Parterres and knot gardens date from the 16th century in France and England respectively and are usually associated with National Trust properties and other large country houses. In fact the photograph shows one half of the impressive Parterre Garden at National Trust Cliveden House in Buckinghamshire However they have a lot to offer the modern gardener and with a little planning do not need armies of under gardeners for planting and maintenance.
Clearly they are formal, with regular patterns marked out with evergreen dense low-growing shrubs, often Box but Lavender and Santolina are also used, and the gaps either spread with gravel (lay landscape fabric underneath to prevent weeds) or filled with low-growing flowers. The key is to measure the available space carefully and draw your design to scale on paper so that you are sure it fits and to estimate the number of plants needed. Knots are historically simpler and geometric, parterres full of swirling curves mimicking embroidery. The design depends on space, artistic talent and the style of your house if it is used as the backdrop. A modern house can support a strongly geometric and possibly asymmetrical layout; an old cottage would suit brick paths between Box partitions overflowing with informal flowers. The central planting can be permanent shrubs or plants to avoid the work of 2 or 3 bedding schemes each year, but remember to interplant with spring flowering bulbs for a longer flowering season. Traditionally each partition was filled with plants of one colour but you could use mixed planting and match up opposite corners or alternate partitions as long as you maintain the important characteristic of a repeated pattern.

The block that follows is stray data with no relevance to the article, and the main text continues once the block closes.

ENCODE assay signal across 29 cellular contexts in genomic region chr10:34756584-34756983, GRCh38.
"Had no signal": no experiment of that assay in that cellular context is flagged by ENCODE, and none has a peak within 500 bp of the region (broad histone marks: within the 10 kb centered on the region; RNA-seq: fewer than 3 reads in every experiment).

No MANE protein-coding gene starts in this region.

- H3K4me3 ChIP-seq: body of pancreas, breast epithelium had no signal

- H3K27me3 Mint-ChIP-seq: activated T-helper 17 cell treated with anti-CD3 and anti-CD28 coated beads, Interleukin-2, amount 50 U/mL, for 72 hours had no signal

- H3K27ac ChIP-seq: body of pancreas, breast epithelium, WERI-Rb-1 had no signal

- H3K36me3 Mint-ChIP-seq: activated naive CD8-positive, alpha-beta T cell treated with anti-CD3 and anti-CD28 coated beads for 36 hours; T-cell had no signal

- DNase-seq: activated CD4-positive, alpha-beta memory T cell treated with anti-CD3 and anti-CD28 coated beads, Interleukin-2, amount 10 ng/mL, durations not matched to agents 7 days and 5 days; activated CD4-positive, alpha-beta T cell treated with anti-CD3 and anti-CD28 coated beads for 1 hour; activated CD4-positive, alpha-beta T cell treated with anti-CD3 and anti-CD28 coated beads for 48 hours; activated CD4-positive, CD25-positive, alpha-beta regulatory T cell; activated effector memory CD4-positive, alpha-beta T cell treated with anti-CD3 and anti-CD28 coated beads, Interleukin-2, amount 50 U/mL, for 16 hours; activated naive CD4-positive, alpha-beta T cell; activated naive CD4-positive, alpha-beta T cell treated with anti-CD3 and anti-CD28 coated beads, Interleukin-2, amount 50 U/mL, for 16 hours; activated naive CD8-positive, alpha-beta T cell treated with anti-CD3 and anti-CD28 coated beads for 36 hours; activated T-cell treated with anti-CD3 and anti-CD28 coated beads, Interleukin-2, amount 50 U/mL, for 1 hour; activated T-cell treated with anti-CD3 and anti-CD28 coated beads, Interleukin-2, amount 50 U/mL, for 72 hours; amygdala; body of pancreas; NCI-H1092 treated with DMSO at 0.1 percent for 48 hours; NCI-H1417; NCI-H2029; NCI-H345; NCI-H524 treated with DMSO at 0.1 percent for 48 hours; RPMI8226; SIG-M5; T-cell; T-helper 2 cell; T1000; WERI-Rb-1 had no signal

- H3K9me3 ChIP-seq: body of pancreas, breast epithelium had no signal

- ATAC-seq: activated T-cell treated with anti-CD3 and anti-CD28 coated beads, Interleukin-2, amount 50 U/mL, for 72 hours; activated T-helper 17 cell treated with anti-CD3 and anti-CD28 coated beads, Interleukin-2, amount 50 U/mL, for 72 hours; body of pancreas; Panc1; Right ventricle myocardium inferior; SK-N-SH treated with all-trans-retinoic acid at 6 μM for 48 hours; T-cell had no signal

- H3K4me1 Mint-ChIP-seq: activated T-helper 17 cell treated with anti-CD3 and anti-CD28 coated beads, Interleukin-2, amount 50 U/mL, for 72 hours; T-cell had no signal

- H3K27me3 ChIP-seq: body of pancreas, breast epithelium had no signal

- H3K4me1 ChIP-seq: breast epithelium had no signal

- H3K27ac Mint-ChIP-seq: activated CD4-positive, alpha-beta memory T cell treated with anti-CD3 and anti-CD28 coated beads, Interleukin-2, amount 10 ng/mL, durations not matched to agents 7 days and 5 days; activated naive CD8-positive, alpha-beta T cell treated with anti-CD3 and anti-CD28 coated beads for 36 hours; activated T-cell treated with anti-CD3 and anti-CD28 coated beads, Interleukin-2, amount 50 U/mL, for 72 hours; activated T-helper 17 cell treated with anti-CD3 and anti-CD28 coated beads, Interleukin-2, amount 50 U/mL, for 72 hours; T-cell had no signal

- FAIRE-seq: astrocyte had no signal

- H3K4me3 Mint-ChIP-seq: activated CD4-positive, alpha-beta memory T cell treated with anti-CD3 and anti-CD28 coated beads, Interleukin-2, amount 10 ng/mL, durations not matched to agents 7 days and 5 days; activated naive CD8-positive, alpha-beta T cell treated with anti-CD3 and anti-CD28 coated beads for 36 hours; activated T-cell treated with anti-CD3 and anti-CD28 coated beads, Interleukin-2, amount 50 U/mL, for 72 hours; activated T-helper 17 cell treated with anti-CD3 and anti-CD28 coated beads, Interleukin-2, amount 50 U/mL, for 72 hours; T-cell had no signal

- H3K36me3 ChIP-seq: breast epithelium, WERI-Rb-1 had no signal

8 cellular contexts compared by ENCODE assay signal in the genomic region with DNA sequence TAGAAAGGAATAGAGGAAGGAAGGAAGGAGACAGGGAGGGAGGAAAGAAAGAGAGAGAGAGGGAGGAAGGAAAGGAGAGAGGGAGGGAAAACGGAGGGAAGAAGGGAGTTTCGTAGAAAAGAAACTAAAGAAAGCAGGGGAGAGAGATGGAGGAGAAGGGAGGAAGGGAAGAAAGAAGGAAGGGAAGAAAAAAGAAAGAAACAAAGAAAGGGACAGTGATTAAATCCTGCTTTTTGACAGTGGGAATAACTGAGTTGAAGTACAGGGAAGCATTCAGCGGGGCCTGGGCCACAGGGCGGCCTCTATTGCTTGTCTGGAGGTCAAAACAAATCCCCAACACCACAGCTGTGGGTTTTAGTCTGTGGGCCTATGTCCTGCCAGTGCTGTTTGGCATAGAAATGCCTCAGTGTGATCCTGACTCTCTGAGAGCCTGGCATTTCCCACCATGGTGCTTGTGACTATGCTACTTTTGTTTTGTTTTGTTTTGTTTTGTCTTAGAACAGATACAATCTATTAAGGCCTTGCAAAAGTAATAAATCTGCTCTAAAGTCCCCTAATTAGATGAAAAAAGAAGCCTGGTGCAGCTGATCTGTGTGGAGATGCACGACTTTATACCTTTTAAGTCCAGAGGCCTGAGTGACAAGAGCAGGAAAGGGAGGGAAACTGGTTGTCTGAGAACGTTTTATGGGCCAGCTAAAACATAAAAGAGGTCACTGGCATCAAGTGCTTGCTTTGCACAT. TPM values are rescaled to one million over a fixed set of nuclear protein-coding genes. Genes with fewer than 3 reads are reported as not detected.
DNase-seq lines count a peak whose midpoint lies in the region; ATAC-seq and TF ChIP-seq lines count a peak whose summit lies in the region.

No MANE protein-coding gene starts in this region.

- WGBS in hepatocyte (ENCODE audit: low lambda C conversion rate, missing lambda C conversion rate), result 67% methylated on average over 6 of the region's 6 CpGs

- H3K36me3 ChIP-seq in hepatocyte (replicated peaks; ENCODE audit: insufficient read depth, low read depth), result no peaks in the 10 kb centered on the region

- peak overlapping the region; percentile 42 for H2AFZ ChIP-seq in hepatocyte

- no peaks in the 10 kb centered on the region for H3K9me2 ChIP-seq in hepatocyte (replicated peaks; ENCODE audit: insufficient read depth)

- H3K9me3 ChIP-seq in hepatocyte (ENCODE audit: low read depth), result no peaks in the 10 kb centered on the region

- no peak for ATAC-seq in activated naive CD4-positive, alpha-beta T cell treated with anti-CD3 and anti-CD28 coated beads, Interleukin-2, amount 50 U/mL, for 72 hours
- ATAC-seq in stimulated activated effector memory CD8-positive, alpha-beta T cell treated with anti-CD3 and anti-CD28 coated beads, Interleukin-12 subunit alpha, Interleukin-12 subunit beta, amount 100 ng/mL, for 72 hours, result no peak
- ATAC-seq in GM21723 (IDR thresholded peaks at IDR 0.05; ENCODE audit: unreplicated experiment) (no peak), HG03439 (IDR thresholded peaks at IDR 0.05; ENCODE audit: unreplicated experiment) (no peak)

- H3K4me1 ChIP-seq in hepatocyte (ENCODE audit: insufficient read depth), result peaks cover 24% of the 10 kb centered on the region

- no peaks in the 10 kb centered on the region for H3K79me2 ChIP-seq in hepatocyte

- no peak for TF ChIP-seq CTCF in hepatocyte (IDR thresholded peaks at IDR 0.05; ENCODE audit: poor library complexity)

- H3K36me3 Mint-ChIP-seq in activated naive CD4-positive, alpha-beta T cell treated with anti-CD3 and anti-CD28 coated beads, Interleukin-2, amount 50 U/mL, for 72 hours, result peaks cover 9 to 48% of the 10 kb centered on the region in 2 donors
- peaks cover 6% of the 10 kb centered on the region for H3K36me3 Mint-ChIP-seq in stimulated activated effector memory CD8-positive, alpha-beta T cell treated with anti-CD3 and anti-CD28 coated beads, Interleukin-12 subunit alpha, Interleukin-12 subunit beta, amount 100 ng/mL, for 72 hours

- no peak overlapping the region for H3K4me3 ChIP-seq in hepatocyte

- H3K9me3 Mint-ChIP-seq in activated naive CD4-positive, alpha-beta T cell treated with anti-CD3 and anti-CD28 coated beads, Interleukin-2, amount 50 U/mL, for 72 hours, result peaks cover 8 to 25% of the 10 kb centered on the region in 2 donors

So why not resurrect the ancient art of parterres and knots as you think about changes to your garden this autumn planting season?
Happy Gardening, Alison
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